"We're starting to get youngsters but it's difficult because so many people lost their jobs in the industry in the last 20 years," says Brown. "Mums and dads are saying: 'Don't go into that industry.' That's why we're working with the schools and colleges to say there is a future."
Back on the factory floor, we've moved away from the mechanistic symphony into the comparatively peaceful programming room, where employees Craig and Mark (Brown knows everyone in the factory by their first name, and a few by playful nicknames) are plotting complex patterns on computer screens ready to be transferred to the high-tech Japanese-made knitting machines which produce some of the company's most technical designs.
Conversation turns to the recent Chanel autumn/winter 2014-15 catwalk show at the Grand Palais in Paris. By all accounts it was a visual feast, which saw the glass-domed building transformed into a Chanel-themed supermarket at the behest of Lagerfeld. There were Chanel-branded DIY products, doormats, fresh produce and even ketchup. The clothes - food-themed, naturally - were a riot of colour, pattern and texture.
One of the looks, a purple and pink knitted trouser and top ensemble inspired by beetroot, was created with the help of the pattern programming team at Barrie. "Mark did the beetroot," says Craig with a shrug after we've leafed through some of the other vegetable-inspired knitwear designs the Barrie team worked on. Brown explains: "We get a theme given to us and the guys in here have to give their interpretation of it. The knitting technicians come up with a silhouette, but Craig, Mark and the guys in here, their brains come up with some kind of idea for the fabric, and then we send those ideas to the studio. For instance, with the supermarket collection, Chanel said to us: 'We need pullovers that are like carrots, beetroot, kale.'"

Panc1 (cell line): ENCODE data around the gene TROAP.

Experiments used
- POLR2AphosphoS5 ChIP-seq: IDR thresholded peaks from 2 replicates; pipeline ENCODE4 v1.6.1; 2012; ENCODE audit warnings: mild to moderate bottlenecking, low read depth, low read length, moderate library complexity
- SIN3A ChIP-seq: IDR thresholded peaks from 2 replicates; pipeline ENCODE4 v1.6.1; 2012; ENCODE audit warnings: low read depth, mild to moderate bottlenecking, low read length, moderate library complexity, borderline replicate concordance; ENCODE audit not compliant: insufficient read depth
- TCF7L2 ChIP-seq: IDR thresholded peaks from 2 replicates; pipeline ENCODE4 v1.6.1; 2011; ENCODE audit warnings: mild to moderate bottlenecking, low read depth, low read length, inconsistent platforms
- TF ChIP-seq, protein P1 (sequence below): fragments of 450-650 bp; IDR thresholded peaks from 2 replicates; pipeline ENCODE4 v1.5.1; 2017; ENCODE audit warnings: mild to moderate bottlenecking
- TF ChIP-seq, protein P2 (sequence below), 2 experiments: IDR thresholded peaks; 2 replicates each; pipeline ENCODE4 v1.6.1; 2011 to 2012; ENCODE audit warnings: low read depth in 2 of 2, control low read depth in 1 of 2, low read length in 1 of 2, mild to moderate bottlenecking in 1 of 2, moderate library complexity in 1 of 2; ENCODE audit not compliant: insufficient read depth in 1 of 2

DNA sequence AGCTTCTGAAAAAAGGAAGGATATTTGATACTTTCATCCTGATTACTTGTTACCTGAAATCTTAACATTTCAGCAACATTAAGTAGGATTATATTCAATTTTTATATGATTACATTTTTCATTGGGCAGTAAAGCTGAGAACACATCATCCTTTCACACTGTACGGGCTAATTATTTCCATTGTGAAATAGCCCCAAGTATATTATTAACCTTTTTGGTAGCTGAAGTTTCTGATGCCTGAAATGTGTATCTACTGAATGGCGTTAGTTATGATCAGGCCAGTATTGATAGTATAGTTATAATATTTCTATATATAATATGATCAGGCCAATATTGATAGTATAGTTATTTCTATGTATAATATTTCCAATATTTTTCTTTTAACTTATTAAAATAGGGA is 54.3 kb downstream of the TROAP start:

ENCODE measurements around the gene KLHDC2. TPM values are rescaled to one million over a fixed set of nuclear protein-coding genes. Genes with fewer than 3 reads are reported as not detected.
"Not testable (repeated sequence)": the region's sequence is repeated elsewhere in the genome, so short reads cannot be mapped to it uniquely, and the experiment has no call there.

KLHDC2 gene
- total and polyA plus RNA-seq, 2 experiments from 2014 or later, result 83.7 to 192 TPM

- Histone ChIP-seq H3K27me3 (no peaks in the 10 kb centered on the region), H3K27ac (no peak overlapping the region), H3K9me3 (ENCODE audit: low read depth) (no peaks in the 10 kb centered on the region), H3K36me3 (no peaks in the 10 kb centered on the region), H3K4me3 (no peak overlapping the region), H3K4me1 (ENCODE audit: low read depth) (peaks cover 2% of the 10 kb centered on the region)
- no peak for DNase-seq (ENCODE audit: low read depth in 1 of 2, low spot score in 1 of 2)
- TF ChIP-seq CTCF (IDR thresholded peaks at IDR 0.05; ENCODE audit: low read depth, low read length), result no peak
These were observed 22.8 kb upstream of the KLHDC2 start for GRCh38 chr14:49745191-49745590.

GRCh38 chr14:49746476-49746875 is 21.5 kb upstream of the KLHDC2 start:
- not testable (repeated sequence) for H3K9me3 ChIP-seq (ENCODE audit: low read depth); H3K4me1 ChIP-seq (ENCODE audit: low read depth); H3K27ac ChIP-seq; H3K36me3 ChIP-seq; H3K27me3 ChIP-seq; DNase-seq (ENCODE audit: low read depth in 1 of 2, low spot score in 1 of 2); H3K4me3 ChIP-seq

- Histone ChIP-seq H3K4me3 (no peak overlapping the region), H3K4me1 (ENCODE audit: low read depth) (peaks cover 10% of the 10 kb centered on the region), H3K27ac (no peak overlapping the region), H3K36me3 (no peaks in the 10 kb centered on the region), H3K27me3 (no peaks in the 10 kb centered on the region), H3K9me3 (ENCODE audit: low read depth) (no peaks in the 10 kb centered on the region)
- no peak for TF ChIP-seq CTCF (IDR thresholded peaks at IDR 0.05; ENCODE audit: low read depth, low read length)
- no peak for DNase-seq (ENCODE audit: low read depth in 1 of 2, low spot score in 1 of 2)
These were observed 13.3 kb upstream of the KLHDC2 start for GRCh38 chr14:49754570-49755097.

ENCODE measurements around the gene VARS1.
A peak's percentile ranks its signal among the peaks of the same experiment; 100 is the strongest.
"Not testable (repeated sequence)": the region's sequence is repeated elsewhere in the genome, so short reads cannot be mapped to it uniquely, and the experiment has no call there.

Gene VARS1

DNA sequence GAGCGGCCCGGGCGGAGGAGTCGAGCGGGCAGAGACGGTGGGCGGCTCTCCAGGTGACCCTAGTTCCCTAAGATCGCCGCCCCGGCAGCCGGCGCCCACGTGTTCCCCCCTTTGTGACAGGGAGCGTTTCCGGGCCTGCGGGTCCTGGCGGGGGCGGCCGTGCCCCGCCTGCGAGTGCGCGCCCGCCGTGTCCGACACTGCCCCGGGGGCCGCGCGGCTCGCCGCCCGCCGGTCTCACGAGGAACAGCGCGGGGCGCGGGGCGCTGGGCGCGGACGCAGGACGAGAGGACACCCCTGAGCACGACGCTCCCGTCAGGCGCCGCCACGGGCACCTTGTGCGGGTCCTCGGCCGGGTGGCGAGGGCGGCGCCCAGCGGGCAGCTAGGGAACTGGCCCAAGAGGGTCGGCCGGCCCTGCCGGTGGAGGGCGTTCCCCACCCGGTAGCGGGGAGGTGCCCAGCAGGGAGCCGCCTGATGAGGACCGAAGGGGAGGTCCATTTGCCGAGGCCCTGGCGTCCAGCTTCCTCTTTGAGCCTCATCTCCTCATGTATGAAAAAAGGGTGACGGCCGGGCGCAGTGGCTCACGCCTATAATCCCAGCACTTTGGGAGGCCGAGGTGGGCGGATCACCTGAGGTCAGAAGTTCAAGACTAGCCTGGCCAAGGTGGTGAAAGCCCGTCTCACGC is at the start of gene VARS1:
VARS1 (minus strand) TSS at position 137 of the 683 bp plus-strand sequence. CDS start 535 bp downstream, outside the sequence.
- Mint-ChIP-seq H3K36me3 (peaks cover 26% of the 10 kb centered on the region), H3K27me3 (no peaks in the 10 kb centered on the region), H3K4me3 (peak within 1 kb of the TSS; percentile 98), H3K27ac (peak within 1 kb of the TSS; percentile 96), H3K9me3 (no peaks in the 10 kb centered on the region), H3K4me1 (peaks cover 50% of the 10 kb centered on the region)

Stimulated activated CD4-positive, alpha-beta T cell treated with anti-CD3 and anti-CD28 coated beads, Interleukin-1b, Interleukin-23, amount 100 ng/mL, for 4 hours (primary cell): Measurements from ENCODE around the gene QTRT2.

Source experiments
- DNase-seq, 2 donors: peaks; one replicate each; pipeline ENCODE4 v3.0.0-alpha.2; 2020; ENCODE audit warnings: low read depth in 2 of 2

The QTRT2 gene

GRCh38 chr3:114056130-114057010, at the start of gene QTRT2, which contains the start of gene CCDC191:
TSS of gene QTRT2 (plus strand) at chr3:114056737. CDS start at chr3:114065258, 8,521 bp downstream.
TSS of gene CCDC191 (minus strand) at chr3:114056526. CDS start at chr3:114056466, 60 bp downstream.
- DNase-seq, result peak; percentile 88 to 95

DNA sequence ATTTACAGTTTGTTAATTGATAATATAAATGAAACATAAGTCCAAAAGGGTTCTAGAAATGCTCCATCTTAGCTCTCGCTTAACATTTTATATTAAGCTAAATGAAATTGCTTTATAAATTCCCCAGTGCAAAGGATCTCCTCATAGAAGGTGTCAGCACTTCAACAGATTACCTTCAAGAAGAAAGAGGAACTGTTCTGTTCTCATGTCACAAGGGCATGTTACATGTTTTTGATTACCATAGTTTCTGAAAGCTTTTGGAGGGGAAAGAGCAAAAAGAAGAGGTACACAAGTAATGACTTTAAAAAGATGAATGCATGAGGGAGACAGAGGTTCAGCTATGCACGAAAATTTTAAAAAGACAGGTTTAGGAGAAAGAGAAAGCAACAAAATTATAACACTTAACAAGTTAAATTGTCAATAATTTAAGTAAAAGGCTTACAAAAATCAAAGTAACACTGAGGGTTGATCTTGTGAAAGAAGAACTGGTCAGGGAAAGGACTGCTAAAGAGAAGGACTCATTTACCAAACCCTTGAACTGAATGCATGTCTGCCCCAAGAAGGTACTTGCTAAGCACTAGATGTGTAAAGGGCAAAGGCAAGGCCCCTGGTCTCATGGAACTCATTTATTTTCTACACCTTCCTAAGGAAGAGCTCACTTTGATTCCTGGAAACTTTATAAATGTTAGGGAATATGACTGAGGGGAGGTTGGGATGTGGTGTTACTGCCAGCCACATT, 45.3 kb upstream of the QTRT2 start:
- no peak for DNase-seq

The close relationship between Barrie's in-house team and the studio at Chanel is fairly uncommon in the industry. That Barrie's team can have so much influence over what appears on the Chanel catwalk is unusual, and testament to the Hawick company's skill. Even the Chanel press officer, who accompanies me on the tour, is impressed. "That's incredible," she enthuses.
Brown continues: "That's one of the reasons the relationship has worked for so many years - the studio trust in what we do here, and they know whatever happens they get a result."
At the other end of the factory, in what's known as the finishing area, more of Barrie's impressive hand skills are on display. Components of Chanel garments are being stitched together by a team of workers. At one end of the room two women are hand-cutting necklines into red cashmere jumpers with scissors, one of them cutting with such speed and skill that it's easy to forget each of these designer pieces will be sold for hundreds of pounds.
The press officer asks an obvious question: "What happens if she makes a mistake?" Brown pauses then says two words which not only answer the question, but also perhaps explain why Barrie Knitwear continues to be a force to be reckoned with in the fashion and textiles industry after more than 110 years. "She doesn't." n